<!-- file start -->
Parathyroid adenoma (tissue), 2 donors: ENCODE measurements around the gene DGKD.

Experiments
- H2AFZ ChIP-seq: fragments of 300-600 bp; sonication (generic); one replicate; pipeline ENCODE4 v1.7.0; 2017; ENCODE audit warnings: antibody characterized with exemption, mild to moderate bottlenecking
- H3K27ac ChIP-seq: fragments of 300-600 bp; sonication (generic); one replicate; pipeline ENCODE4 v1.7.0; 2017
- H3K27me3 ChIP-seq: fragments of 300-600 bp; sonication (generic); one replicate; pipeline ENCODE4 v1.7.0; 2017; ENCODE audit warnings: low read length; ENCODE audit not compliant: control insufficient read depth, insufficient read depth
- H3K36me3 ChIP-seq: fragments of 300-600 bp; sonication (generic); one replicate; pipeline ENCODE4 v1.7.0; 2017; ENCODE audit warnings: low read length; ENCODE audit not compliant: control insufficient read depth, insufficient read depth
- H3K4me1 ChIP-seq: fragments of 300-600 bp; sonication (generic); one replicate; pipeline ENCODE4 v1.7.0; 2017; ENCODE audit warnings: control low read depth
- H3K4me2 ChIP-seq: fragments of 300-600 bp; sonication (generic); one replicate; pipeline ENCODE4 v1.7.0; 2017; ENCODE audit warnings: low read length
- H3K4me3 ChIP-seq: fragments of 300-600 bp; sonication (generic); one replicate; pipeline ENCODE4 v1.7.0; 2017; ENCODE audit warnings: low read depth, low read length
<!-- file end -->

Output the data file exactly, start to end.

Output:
Parathyroid adenoma (tissue), 2 donors: ENCODE measurements around the gene DGKD.

Experiments
- H2AFZ ChIP-seq: fragments of 300-600 bp; sonication (generic); one replicate; pipeline ENCODE4 v1.7.0; 2017; ENCODE audit warnings: antibody characterized with exemption, mild to moderate bottlenecking
- H3K27ac ChIP-seq: fragments of 300-600 bp; sonication (generic); one replicate; pipeline ENCODE4 v1.7.0; 2017
- H3K27me3 ChIP-seq: fragments of 300-600 bp; sonication (generic); one replicate; pipeline ENCODE4 v1.7.0; 2017; ENCODE audit warnings: low read length; ENCODE audit not compliant: control insufficient read depth, insufficient read depth
- H3K36me3 ChIP-seq: fragments of 300-600 bp; sonication (generic); one replicate; pipeline ENCODE4 v1.7.0; 2017; ENCODE audit warnings: low read length; ENCODE audit not compliant: control insufficient read depth, insufficient read depth
- H3K4me1 ChIP-seq: fragments of 300-600 bp; sonication (generic); one replicate; pipeline ENCODE4 v1.7.0; 2017; ENCODE audit warnings: control low read depth
- H3K4me2 ChIP-seq: fragments of 300-600 bp; sonication (generic); one replicate; pipeline ENCODE4 v1.7.0; 2017; ENCODE audit warnings: low read length
- H3K4me3 ChIP-seq: fragments of 300-600 bp; sonication (generic); one replicate; pipeline ENCODE4 v1.7.0; 2017; ENCODE audit warnings: low read depth, low read length